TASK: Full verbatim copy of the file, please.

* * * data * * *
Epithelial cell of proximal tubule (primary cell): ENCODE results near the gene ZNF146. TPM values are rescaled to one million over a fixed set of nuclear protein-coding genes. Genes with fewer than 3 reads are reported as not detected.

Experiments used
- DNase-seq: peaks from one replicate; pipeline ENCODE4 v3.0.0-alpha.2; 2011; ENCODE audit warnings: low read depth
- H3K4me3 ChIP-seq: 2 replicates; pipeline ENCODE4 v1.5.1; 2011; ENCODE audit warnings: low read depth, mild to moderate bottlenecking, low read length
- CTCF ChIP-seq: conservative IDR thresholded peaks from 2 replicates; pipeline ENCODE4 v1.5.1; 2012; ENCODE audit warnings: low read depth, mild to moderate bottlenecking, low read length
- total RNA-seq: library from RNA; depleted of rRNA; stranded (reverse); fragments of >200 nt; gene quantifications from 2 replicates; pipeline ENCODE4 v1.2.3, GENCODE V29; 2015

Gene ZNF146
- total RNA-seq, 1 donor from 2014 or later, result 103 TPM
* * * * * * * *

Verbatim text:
Epithelial cell of proximal tubule (primary cell): ENCODE results near the gene ZNF146. TPM values are rescaled to one million over a fixed set of nuclear protein-coding genes. Genes with fewer than 3 reads are reported as not detected.

Experiments used
- DNase-seq: peaks from one replicate; pipeline ENCODE4 v3.0.0-alpha.2; 2011; ENCODE audit warnings: low read depth
- H3K4me3 ChIP-seq: 2 replicates; pipeline ENCODE4 v1.5.1; 2011; ENCODE audit warnings: low read depth, mild to moderate bottlenecking, low read length
- CTCF ChIP-seq: conservative IDR thresholded peaks from 2 replicates; pipeline ENCODE4 v1.5.1; 2012; ENCODE audit warnings: low read depth, mild to moderate bottlenecking, low read length
- total RNA-seq: library from RNA; depleted of rRNA; stranded (reverse); fragments of >200 nt; gene quantifications from 2 replicates; pipeline ENCODE4 v1.2.3, GENCODE V29; 2015

Gene ZNF146
- total RNA-seq, 1 donor from 2014 or later, result 103 TPM